Meanwhile, it took until the final hole of the final tournament of 2017 for Aphibarnrat to secure a return to the Masters. The Thai entered the week ranked No. 56 in the world, with the top 50 in the year-end world rankings earning invites to Augusta National. Needing an eagle on the 72nd hole, Aphibarnrat got just that to snag solo fifth place.
It means that he is projected to end the year ranked No. 49, while Japan's Yusaku Miyazato - who started the week ranked No. 58 and finished alone in fourth - is projected to finish No. 50. Aphibarnrat finished T-15 in his Masters debut in 2016, while Miyazato will make his first appearance in the spring.
The results in Indonesia mean that American Peter Uihlein and South Africa's Dylan Frittelli are projected to barely miss the year-end, top-50 cutoff. Their options for Masters qualification will include winning a full-point PGA Tour event in early 2018 or cracking the top 50 by the final March 25 cutoff.
Cabreras take 1-shot lead in Father/Son
ORLANDO, Fla. - Two-time major champion Angel Cabrera and Angel Cabrera Jr. birdied their last three holes for a 13-under 59 to take a one-shot lead Saturday in the PNC Father-Son Challenge.
Cabrera, a Masters and U.S. Open champion, is making his debut in this popular 36-hole scramble. His son said he practiced hard for 10 days. What helped put him at ease was watching his father make so many putts.
''We combined very well,'' Cabrera said. ''When I hit a bad shot, he hit a good one. That's the key.''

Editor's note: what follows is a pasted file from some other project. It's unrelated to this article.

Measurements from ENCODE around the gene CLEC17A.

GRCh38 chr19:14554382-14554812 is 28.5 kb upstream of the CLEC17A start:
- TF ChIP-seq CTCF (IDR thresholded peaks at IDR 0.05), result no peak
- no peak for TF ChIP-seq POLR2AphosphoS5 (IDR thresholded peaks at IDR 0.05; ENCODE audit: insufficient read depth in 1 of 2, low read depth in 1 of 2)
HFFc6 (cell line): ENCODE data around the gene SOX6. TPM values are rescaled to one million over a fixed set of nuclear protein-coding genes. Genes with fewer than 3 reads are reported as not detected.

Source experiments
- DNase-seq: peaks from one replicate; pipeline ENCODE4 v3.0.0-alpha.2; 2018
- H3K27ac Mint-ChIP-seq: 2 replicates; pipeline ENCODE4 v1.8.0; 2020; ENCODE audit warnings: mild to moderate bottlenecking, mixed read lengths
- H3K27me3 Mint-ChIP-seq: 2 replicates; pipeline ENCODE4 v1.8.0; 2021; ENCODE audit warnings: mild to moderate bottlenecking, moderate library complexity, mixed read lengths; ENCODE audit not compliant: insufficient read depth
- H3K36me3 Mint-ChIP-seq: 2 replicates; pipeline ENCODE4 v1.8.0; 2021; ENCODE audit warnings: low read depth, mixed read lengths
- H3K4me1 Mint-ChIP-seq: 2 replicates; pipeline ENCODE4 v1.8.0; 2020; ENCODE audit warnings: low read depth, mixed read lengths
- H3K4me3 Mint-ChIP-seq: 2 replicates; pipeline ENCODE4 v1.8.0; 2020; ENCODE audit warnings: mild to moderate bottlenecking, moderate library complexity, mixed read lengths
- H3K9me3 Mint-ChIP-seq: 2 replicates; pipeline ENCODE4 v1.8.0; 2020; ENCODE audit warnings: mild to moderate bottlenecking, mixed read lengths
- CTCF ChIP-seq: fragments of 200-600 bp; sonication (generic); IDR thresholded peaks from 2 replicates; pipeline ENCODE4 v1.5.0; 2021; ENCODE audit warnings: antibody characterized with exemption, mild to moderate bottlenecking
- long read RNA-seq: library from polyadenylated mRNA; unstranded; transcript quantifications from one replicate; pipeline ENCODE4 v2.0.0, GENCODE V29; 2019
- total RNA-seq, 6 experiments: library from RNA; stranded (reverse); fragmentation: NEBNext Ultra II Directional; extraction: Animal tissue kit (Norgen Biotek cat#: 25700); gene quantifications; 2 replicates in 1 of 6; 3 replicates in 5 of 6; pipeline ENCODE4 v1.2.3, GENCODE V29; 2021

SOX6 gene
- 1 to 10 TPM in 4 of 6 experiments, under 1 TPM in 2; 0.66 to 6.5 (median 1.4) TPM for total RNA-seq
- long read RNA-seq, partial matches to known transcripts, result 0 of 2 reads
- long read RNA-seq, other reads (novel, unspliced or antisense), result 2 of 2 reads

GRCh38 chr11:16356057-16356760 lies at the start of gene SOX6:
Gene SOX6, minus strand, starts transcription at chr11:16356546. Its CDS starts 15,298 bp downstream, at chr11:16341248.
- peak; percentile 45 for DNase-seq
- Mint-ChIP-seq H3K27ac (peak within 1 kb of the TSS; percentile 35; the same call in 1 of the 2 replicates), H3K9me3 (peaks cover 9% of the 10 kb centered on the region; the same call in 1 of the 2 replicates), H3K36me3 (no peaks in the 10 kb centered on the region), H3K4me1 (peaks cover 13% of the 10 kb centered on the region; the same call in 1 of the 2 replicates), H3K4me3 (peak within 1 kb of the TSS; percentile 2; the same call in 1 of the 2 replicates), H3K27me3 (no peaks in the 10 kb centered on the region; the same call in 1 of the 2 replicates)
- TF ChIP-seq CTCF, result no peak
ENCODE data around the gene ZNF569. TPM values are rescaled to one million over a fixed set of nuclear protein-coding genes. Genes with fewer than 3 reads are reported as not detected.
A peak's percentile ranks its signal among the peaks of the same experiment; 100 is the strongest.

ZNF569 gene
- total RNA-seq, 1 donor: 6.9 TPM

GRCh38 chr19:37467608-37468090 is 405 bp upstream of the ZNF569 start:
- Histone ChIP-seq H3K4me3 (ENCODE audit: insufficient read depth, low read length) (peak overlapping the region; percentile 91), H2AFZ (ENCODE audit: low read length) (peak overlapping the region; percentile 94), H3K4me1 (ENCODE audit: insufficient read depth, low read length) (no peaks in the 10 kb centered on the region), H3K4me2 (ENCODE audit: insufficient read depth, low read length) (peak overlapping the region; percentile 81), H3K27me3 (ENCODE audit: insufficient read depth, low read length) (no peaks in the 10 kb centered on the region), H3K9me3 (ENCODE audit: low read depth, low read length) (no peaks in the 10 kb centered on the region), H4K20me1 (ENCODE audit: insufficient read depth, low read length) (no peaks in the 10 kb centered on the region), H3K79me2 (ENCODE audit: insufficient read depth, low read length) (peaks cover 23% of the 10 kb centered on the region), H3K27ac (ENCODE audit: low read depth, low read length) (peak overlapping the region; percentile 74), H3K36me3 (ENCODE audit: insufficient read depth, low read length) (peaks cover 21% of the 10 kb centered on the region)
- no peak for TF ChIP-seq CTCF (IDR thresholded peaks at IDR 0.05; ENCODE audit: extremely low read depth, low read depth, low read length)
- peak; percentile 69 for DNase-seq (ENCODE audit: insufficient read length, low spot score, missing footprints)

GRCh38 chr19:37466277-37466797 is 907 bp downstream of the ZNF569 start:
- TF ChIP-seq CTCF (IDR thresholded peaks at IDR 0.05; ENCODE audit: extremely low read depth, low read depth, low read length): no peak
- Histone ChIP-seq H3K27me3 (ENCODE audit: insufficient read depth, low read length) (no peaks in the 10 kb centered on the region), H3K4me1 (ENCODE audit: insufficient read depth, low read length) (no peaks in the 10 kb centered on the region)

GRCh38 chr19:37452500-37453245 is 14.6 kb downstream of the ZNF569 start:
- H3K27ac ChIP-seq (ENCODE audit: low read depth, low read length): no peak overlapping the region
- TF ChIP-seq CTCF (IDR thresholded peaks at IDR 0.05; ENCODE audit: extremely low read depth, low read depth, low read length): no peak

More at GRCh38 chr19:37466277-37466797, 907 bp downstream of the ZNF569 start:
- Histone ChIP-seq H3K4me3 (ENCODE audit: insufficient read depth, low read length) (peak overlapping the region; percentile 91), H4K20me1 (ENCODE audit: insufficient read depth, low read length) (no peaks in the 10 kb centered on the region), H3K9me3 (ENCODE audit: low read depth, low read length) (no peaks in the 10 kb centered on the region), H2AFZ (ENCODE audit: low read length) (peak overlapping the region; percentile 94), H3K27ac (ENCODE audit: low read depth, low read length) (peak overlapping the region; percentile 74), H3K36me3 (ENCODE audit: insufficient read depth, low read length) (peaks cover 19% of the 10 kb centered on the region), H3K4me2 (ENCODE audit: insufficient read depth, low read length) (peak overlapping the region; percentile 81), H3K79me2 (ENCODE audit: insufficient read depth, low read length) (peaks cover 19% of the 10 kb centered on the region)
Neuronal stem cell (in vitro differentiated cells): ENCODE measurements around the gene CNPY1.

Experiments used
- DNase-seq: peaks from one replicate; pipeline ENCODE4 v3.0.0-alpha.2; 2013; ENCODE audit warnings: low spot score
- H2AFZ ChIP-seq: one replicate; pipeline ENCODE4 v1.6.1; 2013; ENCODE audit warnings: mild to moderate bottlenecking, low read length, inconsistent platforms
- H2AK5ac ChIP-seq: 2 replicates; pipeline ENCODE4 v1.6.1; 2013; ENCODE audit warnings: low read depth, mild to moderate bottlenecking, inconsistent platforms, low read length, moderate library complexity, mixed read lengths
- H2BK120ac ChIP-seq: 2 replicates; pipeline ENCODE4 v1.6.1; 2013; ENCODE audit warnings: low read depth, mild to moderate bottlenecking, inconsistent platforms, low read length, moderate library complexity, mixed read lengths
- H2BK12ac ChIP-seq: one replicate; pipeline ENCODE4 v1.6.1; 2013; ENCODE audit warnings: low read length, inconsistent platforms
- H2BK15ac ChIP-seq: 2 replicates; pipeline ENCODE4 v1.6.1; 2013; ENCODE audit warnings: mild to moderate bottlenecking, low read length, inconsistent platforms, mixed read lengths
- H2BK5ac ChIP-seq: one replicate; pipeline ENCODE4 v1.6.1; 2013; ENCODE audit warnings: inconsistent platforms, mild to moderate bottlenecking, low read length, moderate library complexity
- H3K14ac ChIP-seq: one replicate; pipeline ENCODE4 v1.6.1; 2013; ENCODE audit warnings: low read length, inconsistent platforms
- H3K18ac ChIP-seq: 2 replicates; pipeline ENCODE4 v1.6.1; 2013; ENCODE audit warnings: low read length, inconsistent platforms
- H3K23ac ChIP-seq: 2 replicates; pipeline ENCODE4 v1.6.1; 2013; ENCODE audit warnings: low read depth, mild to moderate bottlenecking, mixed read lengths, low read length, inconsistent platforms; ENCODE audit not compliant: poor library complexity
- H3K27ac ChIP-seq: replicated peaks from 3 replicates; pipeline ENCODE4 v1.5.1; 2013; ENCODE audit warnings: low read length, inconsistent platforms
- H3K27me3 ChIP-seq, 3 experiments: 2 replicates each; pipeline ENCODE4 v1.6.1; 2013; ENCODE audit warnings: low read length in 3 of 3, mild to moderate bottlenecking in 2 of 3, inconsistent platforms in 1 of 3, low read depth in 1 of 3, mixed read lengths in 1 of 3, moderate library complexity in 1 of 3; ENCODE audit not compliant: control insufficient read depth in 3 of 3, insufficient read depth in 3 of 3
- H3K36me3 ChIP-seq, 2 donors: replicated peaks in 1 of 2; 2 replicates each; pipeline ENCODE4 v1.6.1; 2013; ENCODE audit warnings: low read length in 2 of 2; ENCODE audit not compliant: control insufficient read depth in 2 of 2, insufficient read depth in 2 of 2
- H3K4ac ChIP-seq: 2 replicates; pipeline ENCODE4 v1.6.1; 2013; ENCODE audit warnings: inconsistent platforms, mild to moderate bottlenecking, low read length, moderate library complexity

They had a one-shot lead over Mark O'Meara and Shaun O'Meara, who are playing for the first time. That included a birdie on the last hole, which O'Meara attributed to the strength of his son.
''My little man hit it 58 yards by me on the 18th,'' said O'Meara, the Masters and British Open champion in 1998. ''It's a little easier coming in with a 6-iron.''
Defending champions David Duval and Nick Karavites rallied over the back nine at the Ritz-Carlton Golf Club for a 61. They are trying to become the first father-son team to repeat as winners since Bernhard and Stefan Langer in 2006. Larry Nelson won two years in a row in 2007 and 2008, but with different sons.
''I'd imagine we have to break 60 tomorrow to have a chance to win, but hey, stranger things have happened,'' Duval said. ''I've even done it myself.''
Duval shot 59 at the Bob Hope Classic to win in 1999 on his way to reaching No. 1 in the world that year.
Duval and his stepson were tied with Bernhard Langer and 17-year-old Jason Langer, who made two eagles on the last five holes. This Langer tandem won in 2014.
Jack Nicklaus, playing with grandson G.T., opened with a 68.
Woods' 2018 schedule coming into focus ... or is it?
Two weeks after his successful return to competition at the Hero World Challenge, Tiger Woods’ 2018 schedule may be coming into focus.
Golfweek reported on Saturday that Woods hopes to play the Genesis Open in February according to an unidentified source with “direct knowledge of the situation.”
Woods’ agent Mark Steinberg declined to confirm the 14-time major champion would play the event and told GolfChannel.com that Woods – who underwent fusion surgery to his lower back in April – is still formulating his ’18 schedule.
Woods’ foundation is the host organization for the Genesis Open and the event supports the Tiger Woods Learning Center in Anaheim, Calif.
The Genesis Open would be Woods’ first start on the PGA Tour since he missed the cut last January at the Farmers Insurance Open.
Rose weathering delayed Indonesian Masters
JAKARTA, Indonesia - Justin Rose held a three-stroke lead after eight holes of the third round Saturday when play was suspended for the day due to bad weather at the Indonesian Masters.
Rose was 3-under on the day and led his playing partners Kiradech Aphibarnrat and Scott Vincent. The Englishman led both players by a stroke after the second round was completed Saturday morning due to weather delays on Friday.
Brandt Snedeker withdrew with apparent heat exhaustion on Friday on the 11th hole of the second round. Ranked 51st in the world, he flew to Jakarta looking to move inside the top 50 by the end of the year and ensure a spot in next year's Masters.